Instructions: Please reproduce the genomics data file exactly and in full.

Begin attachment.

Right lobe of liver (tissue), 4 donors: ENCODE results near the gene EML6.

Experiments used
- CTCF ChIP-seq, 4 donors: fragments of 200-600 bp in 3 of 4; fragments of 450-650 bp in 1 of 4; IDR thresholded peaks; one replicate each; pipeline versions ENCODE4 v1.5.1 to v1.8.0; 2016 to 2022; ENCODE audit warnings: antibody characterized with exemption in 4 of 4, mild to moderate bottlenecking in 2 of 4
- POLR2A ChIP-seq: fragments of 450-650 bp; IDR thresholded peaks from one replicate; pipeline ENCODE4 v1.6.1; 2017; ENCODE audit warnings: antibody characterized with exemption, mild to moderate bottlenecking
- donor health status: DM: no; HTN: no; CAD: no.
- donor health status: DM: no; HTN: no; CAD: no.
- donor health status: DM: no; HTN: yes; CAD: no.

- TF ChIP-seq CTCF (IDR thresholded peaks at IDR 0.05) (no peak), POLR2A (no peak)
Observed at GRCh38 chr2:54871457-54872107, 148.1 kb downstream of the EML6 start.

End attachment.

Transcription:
Right lobe of liver (tissue), 4 donors: ENCODE results near the gene EML6.

Experiments used
- CTCF ChIP-seq, 4 donors: fragments of 200-600 bp in 3 of 4; fragments of 450-650 bp in 1 of 4; IDR thresholded peaks; one replicate each; pipeline versions ENCODE4 v1.5.1 to v1.8.0; 2016 to 2022; ENCODE audit warnings: antibody characterized with exemption in 4 of 4, mild to moderate bottlenecking in 2 of 4
- POLR2A ChIP-seq: fragments of 450-650 bp; IDR thresholded peaks from one replicate; pipeline ENCODE4 v1.6.1; 2017; ENCODE audit warnings: antibody characterized with exemption, mild to moderate bottlenecking
- donor health status: DM: no; HTN: no; CAD: no.
- donor health status: DM: no; HTN: no; CAD: no.
- donor health status: DM: no; HTN: yes; CAD: no.

- TF ChIP-seq CTCF (IDR thresholded peaks at IDR 0.05) (no peak), POLR2A (no peak)
Observed at GRCh38 chr2:54871457-54872107, 148.1 kb downstream of the EML6 start.